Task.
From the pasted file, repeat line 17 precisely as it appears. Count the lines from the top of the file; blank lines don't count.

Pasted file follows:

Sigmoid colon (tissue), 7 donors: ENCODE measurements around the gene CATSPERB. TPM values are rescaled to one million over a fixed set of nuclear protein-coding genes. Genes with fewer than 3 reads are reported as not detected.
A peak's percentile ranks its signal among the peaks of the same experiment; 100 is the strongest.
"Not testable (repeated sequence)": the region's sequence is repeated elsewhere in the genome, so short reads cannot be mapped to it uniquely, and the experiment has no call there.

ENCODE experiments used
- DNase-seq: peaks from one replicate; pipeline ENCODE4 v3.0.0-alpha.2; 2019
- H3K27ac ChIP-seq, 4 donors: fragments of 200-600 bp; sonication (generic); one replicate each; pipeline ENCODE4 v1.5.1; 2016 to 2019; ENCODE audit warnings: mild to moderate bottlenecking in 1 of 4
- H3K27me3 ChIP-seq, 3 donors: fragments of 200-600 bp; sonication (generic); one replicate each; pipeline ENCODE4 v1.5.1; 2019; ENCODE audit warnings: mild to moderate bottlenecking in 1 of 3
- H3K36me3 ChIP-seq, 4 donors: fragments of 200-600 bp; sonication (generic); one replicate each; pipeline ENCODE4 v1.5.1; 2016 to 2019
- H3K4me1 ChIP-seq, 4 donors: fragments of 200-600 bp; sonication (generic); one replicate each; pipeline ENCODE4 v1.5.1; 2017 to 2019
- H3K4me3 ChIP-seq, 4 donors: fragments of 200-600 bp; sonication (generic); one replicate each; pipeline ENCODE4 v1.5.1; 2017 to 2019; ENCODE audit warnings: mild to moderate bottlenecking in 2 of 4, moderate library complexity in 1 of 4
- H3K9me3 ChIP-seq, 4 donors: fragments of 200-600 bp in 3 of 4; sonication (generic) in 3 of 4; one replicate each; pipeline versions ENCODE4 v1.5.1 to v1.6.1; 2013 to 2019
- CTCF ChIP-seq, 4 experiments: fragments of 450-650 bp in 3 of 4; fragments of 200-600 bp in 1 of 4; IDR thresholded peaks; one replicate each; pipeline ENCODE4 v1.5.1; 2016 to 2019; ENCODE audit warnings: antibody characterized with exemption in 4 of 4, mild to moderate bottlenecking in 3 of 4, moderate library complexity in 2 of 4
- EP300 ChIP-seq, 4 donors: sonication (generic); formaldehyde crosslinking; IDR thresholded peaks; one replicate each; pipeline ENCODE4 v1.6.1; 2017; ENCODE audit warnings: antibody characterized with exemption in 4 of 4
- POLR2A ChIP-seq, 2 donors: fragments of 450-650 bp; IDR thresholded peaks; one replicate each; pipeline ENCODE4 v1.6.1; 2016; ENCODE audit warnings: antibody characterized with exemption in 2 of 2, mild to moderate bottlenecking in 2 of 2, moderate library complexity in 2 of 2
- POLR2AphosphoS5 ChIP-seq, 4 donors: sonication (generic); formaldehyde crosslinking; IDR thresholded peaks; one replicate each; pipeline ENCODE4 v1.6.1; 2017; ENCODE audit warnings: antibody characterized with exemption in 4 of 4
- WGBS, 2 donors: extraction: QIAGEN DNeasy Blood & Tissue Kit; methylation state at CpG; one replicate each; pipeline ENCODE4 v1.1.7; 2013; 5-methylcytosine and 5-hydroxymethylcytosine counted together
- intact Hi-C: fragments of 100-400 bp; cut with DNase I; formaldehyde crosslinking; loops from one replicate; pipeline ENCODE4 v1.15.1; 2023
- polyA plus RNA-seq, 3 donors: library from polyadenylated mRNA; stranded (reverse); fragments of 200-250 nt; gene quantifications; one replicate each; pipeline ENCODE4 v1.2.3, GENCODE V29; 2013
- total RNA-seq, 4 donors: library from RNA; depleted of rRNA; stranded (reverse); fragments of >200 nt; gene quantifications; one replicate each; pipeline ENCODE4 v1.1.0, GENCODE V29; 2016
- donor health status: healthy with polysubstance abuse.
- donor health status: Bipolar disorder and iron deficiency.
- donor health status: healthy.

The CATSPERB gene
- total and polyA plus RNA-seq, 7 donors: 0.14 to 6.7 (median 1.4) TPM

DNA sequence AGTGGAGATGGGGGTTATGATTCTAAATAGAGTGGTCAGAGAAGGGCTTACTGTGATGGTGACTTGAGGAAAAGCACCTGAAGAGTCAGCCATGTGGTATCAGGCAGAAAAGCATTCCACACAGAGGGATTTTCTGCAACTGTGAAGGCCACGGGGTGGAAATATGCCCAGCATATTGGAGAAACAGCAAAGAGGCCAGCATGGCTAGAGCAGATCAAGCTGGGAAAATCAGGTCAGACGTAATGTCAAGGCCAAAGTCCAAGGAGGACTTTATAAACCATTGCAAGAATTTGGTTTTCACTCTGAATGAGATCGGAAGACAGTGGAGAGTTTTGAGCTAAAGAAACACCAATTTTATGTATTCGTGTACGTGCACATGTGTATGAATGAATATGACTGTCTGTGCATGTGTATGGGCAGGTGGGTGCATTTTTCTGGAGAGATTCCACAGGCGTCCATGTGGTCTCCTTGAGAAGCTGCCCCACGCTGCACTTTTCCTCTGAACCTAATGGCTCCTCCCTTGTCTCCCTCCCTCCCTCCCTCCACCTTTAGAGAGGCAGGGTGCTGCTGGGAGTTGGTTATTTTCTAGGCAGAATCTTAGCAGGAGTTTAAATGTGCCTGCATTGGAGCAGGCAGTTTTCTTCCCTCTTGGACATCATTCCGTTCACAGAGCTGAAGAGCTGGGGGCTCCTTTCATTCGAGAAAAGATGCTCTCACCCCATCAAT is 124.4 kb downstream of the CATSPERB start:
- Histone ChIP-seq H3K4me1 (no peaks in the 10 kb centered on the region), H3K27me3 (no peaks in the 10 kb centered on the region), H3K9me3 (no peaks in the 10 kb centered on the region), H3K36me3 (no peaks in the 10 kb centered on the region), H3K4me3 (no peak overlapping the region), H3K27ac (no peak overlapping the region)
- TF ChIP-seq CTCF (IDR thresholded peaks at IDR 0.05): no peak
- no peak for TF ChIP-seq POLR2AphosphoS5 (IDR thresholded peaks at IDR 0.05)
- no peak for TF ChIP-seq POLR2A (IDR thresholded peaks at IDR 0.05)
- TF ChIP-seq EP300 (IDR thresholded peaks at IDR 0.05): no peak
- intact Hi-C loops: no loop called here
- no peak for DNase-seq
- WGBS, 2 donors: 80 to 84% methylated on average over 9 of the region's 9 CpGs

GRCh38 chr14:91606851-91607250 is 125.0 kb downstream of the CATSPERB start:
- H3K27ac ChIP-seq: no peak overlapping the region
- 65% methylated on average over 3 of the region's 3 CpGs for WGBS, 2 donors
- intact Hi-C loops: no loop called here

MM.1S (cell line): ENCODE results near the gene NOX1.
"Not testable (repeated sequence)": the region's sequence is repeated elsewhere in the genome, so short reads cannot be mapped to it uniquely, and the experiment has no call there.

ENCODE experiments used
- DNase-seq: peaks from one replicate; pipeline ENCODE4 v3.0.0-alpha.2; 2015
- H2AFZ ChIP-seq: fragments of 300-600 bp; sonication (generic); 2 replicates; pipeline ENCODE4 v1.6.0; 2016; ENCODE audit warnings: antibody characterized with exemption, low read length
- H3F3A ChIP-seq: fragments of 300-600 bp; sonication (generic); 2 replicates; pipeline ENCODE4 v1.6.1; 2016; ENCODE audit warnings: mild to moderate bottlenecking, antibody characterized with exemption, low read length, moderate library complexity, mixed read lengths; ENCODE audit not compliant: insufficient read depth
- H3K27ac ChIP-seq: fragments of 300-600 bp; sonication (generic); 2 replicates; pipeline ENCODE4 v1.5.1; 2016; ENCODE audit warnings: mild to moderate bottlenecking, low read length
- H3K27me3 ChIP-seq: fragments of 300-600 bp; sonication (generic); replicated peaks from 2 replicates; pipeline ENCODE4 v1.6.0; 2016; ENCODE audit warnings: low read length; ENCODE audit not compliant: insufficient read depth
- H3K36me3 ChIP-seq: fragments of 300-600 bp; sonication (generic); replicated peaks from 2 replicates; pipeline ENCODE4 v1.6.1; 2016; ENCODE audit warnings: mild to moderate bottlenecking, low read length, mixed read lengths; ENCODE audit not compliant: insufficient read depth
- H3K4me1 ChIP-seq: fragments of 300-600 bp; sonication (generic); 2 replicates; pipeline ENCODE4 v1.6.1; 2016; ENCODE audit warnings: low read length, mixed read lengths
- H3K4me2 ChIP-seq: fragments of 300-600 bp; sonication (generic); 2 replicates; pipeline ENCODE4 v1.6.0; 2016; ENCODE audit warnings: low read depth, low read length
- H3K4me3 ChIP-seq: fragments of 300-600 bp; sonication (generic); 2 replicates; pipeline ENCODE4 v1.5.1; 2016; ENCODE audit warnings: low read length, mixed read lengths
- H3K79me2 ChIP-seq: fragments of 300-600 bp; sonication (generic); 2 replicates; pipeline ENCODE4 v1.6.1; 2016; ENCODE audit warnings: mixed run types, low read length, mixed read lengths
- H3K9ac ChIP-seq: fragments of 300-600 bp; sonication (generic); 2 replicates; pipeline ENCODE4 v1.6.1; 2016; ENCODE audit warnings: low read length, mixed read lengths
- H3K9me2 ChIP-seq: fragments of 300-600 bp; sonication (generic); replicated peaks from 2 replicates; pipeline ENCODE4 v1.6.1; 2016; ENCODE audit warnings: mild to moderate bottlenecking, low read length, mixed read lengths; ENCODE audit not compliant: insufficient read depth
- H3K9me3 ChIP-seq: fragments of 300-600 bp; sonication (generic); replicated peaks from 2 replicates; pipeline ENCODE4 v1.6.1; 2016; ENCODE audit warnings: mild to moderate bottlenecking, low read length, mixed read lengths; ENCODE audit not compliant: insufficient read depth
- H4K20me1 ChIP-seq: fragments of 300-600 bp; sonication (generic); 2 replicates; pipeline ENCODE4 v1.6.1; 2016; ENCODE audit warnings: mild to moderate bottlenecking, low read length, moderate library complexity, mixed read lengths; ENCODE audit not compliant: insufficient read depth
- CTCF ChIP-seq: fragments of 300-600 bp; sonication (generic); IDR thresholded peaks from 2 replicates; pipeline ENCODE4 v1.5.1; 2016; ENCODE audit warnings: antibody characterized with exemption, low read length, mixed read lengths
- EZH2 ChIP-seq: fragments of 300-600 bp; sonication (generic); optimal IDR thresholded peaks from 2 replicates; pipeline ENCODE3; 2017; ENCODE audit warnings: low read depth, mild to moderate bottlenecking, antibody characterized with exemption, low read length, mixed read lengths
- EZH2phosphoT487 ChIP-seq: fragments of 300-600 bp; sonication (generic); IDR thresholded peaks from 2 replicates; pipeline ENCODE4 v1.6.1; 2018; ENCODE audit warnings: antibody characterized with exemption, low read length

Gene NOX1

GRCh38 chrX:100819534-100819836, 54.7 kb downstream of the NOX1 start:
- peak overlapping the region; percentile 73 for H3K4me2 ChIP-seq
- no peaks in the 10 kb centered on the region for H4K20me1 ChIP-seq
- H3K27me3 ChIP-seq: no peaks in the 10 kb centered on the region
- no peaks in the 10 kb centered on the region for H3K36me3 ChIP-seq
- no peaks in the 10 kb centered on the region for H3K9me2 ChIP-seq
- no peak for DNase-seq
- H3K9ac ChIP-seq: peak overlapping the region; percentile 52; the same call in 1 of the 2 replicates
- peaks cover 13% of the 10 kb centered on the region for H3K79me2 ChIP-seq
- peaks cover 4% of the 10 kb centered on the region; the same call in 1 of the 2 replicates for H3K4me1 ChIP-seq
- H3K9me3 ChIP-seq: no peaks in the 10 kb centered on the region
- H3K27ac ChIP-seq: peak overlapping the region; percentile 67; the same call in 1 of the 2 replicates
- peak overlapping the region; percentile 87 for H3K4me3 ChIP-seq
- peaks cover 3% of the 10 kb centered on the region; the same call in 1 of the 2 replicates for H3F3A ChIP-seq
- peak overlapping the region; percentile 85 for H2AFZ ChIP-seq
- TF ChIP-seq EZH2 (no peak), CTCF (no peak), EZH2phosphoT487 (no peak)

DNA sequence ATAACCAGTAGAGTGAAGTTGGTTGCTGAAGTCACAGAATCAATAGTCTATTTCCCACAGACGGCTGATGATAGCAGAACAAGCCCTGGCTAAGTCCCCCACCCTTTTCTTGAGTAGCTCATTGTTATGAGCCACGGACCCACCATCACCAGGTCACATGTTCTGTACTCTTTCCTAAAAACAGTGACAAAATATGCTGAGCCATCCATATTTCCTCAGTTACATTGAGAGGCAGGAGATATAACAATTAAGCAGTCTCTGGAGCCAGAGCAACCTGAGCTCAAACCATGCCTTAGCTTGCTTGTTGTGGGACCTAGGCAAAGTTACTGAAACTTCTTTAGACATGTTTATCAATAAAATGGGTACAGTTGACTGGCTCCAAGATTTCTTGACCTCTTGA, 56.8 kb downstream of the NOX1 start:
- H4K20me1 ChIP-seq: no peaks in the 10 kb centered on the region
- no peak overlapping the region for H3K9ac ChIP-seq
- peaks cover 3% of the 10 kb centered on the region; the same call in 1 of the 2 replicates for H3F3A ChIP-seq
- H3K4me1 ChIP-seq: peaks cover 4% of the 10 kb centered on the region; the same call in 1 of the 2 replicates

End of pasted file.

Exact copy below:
- intact Hi-C: fragments of 100-400 bp; cut with DNase I; formaldehyde crosslinking; loops from one replicate; pipeline ENCODE4 v1.15.1; 2023